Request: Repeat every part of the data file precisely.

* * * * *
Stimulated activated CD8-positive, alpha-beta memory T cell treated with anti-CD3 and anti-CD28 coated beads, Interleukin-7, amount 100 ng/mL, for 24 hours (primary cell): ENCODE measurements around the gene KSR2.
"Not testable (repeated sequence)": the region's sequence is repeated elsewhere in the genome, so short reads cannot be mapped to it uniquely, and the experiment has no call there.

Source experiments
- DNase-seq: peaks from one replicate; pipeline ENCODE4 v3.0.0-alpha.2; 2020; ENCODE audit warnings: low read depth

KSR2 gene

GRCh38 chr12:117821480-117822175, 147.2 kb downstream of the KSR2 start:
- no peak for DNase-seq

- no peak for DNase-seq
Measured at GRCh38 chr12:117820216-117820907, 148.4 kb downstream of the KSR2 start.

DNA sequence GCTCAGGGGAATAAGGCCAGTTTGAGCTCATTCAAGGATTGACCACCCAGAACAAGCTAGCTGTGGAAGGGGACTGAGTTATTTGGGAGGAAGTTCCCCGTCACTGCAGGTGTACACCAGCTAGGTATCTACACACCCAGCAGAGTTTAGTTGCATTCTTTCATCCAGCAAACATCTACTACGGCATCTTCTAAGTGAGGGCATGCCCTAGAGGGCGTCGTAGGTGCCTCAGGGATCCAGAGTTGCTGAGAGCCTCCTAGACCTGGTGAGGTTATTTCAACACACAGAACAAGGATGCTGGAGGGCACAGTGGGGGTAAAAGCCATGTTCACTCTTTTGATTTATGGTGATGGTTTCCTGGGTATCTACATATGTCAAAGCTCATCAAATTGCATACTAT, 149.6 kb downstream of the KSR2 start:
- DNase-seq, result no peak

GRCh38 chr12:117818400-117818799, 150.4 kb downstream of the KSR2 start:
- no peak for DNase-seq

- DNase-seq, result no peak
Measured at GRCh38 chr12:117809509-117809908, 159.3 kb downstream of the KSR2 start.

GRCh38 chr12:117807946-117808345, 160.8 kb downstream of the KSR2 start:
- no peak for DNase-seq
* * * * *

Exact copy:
Stimulated activated CD8-positive, alpha-beta memory T cell treated with anti-CD3 and anti-CD28 coated beads, Interleukin-7, amount 100 ng/mL, for 24 hours (primary cell): ENCODE measurements around the gene KSR2.
"Not testable (repeated sequence)": the region's sequence is repeated elsewhere in the genome, so short reads cannot be mapped to it uniquely, and the experiment has no call there.

Source experiments
- DNase-seq: peaks from one replicate; pipeline ENCODE4 v3.0.0-alpha.2; 2020; ENCODE audit warnings: low read depth

KSR2 gene

GRCh38 chr12:117821480-117822175, 147.2 kb downstream of the KSR2 start:
- no peak for DNase-seq

- no peak for DNase-seq
Measured at GRCh38 chr12:117820216-117820907, 148.4 kb downstream of the KSR2 start.

DNA sequence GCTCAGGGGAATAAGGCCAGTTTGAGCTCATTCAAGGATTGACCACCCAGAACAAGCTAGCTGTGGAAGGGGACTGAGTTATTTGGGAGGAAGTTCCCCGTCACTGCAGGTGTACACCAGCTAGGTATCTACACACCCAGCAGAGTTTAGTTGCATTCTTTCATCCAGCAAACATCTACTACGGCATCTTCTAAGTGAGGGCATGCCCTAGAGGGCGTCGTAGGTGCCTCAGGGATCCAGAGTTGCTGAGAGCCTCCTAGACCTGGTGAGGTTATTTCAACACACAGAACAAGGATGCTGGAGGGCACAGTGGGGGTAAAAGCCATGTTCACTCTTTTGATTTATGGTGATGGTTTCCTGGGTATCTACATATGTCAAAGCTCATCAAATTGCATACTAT, 149.6 kb downstream of the KSR2 start:
- DNase-seq, result no peak

GRCh38 chr12:117818400-117818799, 150.4 kb downstream of the KSR2 start:
- no peak for DNase-seq

- DNase-seq, result no peak
Measured at GRCh38 chr12:117809509-117809908, 159.3 kb downstream of the KSR2 start.

GRCh38 chr12:117807946-117808345, 160.8 kb downstream of the KSR2 start:
- no peak for DNase-seq